2020 年 40 巻 2 号 p. 14-25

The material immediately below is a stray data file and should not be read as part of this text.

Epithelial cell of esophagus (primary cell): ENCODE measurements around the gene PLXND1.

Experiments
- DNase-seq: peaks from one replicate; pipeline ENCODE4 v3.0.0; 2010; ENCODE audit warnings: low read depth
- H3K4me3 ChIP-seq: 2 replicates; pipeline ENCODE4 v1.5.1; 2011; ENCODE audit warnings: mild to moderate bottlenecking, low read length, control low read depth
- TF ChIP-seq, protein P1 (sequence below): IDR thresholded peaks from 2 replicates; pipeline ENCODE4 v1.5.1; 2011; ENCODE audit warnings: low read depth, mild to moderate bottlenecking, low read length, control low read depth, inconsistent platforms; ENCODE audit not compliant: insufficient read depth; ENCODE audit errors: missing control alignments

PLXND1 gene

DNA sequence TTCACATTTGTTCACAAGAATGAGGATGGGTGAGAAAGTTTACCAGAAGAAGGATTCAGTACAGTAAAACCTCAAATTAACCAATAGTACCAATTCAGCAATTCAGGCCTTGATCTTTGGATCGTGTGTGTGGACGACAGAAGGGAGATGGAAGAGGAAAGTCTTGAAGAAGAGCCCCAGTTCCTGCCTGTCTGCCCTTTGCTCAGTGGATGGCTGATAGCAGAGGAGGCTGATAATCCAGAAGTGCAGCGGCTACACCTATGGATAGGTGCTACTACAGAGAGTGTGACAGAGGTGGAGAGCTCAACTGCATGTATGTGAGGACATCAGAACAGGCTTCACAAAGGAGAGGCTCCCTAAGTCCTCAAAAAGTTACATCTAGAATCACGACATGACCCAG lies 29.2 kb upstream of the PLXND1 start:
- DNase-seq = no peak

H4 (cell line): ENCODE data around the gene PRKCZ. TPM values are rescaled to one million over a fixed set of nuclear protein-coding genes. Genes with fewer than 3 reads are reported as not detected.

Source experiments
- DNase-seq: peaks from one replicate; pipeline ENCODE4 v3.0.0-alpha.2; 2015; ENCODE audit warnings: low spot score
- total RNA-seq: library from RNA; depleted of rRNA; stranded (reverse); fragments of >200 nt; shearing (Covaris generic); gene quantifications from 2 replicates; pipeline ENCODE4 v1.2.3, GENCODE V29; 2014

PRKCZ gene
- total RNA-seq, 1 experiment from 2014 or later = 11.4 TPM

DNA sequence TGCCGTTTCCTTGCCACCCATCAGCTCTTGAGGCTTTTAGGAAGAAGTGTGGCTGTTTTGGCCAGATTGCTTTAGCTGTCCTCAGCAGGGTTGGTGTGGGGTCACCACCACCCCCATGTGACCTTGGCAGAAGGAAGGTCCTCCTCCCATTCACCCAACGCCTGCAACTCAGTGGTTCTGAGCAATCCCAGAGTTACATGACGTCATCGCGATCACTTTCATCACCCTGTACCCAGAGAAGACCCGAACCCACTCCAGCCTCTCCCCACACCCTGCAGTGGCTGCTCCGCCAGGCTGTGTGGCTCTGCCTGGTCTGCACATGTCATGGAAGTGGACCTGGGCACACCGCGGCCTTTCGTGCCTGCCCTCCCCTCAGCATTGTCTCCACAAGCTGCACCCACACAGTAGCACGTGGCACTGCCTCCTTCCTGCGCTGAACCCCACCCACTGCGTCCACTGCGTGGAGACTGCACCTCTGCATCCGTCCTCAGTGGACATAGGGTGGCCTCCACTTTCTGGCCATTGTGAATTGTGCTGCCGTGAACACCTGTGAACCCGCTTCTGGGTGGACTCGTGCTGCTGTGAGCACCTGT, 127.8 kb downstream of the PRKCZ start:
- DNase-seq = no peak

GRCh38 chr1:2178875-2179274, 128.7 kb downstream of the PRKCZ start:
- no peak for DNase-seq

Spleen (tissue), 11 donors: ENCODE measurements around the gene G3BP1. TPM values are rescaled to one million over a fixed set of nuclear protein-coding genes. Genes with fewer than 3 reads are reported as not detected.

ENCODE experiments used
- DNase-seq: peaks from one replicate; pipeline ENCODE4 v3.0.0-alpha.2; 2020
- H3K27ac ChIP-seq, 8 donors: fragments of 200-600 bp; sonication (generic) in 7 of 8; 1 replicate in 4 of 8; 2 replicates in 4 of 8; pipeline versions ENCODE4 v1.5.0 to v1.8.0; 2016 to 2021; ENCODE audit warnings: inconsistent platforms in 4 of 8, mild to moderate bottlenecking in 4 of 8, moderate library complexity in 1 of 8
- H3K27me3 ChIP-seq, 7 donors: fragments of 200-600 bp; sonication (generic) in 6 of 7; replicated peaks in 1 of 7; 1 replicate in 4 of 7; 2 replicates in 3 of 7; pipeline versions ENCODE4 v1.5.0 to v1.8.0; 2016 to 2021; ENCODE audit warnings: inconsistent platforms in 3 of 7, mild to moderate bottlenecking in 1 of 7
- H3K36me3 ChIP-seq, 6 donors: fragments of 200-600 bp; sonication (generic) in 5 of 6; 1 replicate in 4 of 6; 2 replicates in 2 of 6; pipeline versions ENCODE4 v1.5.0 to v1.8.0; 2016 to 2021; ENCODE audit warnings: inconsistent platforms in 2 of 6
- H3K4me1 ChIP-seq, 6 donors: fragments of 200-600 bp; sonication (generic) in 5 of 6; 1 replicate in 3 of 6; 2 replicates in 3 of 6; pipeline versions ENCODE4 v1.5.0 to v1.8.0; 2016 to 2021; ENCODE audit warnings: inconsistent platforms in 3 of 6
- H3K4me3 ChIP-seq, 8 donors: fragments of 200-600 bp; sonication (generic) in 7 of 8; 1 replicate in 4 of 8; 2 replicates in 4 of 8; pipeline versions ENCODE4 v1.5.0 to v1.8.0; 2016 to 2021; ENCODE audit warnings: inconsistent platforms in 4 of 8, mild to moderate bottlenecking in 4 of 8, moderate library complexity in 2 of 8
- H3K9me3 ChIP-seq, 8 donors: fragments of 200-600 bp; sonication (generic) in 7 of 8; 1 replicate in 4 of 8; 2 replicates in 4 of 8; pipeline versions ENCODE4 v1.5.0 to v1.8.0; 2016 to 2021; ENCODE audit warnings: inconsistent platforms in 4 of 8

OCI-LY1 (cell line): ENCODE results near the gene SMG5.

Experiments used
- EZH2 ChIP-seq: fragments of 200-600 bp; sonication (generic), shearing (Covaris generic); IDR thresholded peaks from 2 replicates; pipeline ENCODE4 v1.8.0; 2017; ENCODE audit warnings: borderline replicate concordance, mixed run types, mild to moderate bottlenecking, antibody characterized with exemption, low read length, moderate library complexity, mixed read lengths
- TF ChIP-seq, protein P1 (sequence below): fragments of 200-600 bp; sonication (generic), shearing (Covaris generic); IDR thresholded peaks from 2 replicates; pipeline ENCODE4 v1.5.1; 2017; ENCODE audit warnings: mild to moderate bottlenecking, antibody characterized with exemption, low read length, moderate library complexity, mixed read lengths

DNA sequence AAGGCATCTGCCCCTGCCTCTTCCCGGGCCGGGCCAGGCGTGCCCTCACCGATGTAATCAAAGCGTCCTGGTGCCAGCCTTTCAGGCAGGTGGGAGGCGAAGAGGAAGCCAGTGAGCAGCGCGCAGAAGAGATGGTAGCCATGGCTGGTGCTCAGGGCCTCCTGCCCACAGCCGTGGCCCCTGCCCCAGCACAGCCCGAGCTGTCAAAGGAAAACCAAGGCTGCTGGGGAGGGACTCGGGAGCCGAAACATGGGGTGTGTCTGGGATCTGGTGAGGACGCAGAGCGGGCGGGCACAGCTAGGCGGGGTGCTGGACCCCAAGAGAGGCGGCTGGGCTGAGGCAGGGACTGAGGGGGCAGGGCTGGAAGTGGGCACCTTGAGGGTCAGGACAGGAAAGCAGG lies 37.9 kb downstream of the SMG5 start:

Seismic hazard maps play an important role in earthquake disaster risk reduction. The availability of spatial data is crucial to generate these maps that plot the spatial distribution of hazard potentials to emphasize spatial differences. The past few decades have seen an exponential increase in the availability of geospatial data. However, we cannot ascertain whether the amount of available data is sufficient, and we have no guidelines to draw the maps based on the available data consistent with the data accumulation. In this study, we address these issues in terms of data visualization techniques. Using information theory, we propose a parameter that measures the incremental information gain as maps are updated with new data over time. Data saturation occurs as the proposed parameter approaches zero. The concept is applied to a case study area in the Furukawa district of Japan where earthquake data has been collected over 7 years from 31 seismometers in a dense seismic array. Convergence in site amplification maps generated over different observation periods conclude that the mapping in Furukawa district is approaching data saturation and from the viewpoint of information theory, the current operation may be terminated.